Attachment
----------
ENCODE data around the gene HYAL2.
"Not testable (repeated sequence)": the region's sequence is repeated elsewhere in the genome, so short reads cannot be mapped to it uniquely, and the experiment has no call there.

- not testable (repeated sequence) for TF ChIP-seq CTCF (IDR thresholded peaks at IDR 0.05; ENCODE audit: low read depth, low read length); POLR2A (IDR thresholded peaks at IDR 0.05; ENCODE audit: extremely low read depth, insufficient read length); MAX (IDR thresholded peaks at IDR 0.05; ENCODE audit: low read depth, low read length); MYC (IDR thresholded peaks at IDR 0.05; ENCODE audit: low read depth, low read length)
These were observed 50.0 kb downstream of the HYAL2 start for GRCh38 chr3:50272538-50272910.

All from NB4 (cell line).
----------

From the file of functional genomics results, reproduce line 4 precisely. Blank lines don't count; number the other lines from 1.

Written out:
These were observed 50.0 kb downstream of the HYAL2 start for GRCh38 chr3:50272538-50272910.